Avaugour, PIERRE DU BOIS, BARON D’, d. 1664, was sixth Governor General of Canada. Born of an ancient family in Brittany, he served in the French army forty years; travelled in Persia, Russia, Poland, and Sweden, and took part in all the campaigns in Germany. This familiarity with camp life made his naturally eccentric character rough and unsociable as well. In 1661, he was chosen to succeed d’Argenson as Governor of New France, and arrived in Quebec on August 31 of that year. Utterly averse to pomp and ceremony, he refused the honors which the people of Canada wished to show him, and set out at once for Montreal, in order to familiarize himself with the state of the country. The result was embodied in a report which he sent to Colbert and the great Conde, wherein he advised the fortification of Quebec and the approaches to it by outworks at Ile d’Orleans and at Levis. He also recommended that the colony should be freed of its useless officials, to be replaced by soldiers who could hold the Iroquois in check, and prevent the Dutch from supplying them with arms. He formed a council, at the head of which he placed the Superior of the Jesuits. The sale of drink to the Indians was forbidden under pain of death, a penalty which the governor inflicted on several who had disobeyed his orders. He became embroiled in a quarrel with the bishop and the Jesuits, because they had begged the release of a poor widow whom he had caused to be imprisoned for selling brandy. He dissolved his council, in order to surround himself with more subservient advisers, and removed the prohibition imposed on the sale of liquor. Serious disorders ensued; the priests preached against misuse of authority, and an earthquake which shook the whole valley of the St. Lawrence was looked upon by the people as a Divine chastisement. Bishop Laval found it necessary to return to France to ask for the governor’s recall. D’Avaugour was relieved of his command, and a royal commissioner was charged to make enquiries as to his conduct. The governor left Quebec, July 23, 1663. On his arrival in France he submitted two statements to the king in regard to the measures to be taken for the colonization and defense of Canada; he advised the concentration of the troops at Quebec and the building of a fort at the head of the Richelieu river, also that the Dutch should be driven out of Fort Orange (Albany), and that the French should take possession of the Hudson River, in order to gain an exit to the sea. At a later date one of his suggestions was acted on, when veteran soldiers were sent to Canada with permission to settle as colonists. D’Avaugour asked to be allowed to resume active service, and was sent to Austria, where Louis XIV was aiding the rising of the Croats. He died a soldier’s death while bravely defending the fortress of Zrin against the Turks.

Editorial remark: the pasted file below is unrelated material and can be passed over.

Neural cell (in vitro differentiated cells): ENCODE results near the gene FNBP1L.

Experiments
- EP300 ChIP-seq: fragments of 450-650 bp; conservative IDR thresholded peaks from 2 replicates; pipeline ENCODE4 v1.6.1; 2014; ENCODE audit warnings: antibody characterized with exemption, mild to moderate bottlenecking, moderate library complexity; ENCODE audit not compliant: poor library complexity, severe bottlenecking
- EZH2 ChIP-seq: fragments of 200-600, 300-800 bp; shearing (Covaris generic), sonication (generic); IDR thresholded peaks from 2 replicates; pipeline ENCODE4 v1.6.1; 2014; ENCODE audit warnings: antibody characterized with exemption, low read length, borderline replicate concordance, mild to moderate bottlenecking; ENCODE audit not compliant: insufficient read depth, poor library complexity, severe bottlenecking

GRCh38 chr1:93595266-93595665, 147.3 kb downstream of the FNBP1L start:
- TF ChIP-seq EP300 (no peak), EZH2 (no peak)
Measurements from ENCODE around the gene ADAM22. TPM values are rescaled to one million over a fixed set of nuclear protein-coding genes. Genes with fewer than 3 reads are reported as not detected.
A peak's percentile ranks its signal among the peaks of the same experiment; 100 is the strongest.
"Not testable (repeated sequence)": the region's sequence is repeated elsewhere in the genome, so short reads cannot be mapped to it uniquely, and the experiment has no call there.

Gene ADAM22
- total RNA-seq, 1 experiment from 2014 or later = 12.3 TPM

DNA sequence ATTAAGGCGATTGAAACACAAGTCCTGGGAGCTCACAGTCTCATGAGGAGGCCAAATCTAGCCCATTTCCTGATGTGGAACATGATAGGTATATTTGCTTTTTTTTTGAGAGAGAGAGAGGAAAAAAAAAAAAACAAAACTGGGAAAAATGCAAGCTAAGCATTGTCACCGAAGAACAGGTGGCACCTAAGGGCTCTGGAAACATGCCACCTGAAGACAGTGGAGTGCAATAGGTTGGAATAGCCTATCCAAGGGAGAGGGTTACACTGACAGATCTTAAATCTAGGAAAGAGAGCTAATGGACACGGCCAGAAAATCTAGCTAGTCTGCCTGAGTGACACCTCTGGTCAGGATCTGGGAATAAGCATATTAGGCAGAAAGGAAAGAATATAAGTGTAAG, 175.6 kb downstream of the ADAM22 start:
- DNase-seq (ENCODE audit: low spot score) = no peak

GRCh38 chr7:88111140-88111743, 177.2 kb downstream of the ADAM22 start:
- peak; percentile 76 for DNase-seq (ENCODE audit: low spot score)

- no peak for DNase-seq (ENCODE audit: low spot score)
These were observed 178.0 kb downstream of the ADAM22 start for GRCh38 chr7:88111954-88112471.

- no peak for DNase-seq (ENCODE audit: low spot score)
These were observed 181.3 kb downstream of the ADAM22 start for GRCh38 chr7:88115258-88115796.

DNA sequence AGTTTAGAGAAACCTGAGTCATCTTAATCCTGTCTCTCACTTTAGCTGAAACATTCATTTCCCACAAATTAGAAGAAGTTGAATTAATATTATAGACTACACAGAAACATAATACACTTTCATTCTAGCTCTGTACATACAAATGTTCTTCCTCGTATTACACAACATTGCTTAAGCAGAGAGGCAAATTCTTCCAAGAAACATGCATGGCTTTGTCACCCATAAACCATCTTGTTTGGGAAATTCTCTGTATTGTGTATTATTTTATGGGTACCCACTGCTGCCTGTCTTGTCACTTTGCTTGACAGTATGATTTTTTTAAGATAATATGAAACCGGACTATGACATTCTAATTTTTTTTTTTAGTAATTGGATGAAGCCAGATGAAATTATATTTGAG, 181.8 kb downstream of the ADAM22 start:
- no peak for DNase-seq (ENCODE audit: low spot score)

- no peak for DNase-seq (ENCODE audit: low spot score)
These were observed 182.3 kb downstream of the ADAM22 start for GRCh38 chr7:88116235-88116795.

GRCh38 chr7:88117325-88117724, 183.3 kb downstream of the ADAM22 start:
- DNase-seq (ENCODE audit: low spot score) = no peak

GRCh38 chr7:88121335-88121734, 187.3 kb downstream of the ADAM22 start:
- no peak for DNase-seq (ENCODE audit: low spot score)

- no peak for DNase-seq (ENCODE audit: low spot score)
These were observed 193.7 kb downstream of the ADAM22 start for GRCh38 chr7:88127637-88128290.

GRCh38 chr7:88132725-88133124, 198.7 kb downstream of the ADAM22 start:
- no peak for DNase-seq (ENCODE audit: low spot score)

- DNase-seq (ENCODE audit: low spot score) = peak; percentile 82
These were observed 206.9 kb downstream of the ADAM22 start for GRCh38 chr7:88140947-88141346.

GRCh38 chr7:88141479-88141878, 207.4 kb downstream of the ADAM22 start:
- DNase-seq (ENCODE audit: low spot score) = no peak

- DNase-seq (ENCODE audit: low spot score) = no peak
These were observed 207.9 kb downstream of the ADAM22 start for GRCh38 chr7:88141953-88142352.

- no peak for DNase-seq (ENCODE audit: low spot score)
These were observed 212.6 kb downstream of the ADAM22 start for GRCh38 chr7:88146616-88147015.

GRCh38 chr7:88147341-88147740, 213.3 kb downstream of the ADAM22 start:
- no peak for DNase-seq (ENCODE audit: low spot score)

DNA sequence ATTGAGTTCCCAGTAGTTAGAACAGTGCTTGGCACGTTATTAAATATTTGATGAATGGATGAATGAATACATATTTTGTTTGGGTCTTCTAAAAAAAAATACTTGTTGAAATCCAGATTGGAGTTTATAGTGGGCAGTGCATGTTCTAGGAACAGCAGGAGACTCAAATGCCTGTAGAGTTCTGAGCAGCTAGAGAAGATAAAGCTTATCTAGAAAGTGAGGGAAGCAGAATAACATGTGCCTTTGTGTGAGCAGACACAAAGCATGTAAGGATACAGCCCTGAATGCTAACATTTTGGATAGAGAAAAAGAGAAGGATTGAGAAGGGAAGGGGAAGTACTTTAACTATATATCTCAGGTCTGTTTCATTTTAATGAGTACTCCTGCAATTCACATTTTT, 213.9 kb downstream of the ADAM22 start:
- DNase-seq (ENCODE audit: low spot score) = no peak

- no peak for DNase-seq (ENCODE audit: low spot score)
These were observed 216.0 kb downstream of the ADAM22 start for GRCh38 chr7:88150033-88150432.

J. EDMOND ROY